If you still like a stock or fund but want to realize losses, the tax code says you must wait 31 days after selling to buy it back or forfeit your write-off. But what if the security you sold rallies in those 31 days? Then you've missed some upside. You have two strategies for avoiding this: substitution and doubling up.
With substitution, you buy a stock or fund similar to the one you've sold and hold it for the 31 days, then sell it and buy back your original holding. So if you dump Intel shares, but want to stay invested in microchips, you could buy shares of rivals Advanced Micro Devices (AMD
) or STMicroelectronics (STM
You could also substitute with an exchange-traded fund (ETF) that's heavily invested in the stock. If, say, you've lost money on erstwhile biotech darling Amgen (AMGN
), you could sell it and buy the iShares Nasdaq Biotechnology Index Fund, which has 24% of its assets in Amgen. Replacing funds with ETFs also works, but be careful the overlap between the sold fund's and the ETF's portfolios doesn't exceed 70%, or the Internal Revenue Service may disallow the write-off.
Doubling up on your stake in a fallen security, then selling the shares with losses after 31 days is a good strategy if you're bullish about its prospects. "The sell and buy decisions depend very much on how important the stock is to your overall portfolio," says David Stein, chief investment officer of Seattle-based Parametric Portfolio Associates, which focuses on tax strategies. He keeps stock positions below 5% of portfolios. So doubling up on a stock that has fallen, say, 50% and now has a 2.5% weighting doesn't expose clients to more risk than they signed up for. But if you have a big position, you may want a substitute.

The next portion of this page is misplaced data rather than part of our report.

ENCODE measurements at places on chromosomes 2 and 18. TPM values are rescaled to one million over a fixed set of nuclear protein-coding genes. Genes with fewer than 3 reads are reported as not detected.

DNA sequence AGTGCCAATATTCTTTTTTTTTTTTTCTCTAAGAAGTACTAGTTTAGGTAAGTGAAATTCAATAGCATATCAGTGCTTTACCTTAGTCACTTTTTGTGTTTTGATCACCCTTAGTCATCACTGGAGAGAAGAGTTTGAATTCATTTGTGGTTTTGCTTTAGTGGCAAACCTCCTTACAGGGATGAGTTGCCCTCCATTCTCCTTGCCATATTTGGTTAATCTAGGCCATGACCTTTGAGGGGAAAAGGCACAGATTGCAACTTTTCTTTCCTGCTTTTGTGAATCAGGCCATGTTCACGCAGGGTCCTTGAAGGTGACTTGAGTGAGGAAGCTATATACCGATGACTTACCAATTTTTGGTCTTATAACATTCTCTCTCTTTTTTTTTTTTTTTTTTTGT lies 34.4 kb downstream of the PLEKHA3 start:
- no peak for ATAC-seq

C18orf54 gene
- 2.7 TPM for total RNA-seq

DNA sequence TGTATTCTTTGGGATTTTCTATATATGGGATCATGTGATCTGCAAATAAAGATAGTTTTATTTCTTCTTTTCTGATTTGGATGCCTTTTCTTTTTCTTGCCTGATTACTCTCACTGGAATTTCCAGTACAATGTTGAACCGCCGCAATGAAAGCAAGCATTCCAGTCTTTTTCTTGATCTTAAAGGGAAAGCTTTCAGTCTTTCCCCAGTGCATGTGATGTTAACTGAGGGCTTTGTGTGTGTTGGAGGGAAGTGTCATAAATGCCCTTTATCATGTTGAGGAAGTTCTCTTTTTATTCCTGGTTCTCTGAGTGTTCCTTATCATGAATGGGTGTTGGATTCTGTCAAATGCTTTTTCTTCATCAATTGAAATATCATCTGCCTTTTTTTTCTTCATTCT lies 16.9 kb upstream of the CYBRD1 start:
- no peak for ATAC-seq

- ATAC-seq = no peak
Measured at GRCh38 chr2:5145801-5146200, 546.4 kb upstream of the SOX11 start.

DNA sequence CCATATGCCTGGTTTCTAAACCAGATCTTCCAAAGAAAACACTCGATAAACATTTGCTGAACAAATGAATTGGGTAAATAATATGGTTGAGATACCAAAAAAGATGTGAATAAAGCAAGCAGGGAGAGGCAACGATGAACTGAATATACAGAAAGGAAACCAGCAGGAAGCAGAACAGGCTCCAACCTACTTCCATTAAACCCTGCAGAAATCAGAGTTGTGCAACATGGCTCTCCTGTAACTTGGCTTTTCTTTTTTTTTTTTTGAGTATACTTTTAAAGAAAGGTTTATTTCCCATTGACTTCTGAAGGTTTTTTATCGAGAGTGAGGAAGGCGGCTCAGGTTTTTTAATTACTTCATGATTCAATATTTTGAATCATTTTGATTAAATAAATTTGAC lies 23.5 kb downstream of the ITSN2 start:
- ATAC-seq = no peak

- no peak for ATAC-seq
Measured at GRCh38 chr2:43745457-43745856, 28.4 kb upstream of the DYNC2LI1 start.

Timing your sales is crucial. If your stock has appreciated, it's usually better to sell after you've held it at least a year, because the gains are taxed at a 20% rate. Selling before a year yields short-term gains, which are taxed as income, usually at a much higher rate. As a result, short-term losses are more valuable than long-term ones, because they can offset short-term gains. So if you have a losing position, sell it before it turns a year old.
Generally, it's best to sell your highest-cost shares first, so you can garner the biggest loss. This is a style of selling called Highest-In-First-Out, or HIFO. But it sometimes makes sense to sell shares with a lower cost basis. If you own stock or fund shares with an average cost of $15, which you've held for two years, and shares at $14, which you've held for six months, it may be better to sell the $14 shares first because you can realize a short-term loss and apply it against a short-term gain.
To squeeze the largest deduction out of your sales, keep track of the time and cost per share of each purchase. That may require a software package such as Quicken 2003 or a broker such as Fidelity Investments, which tracks different tax lots for you. Before making the trade, notify your broker which lot of shares you're selling and ask for paper confirmation of the sale. As with any financial info the IRS may comb through one day, make sure your records are as thorough as possible. By Lewis Braham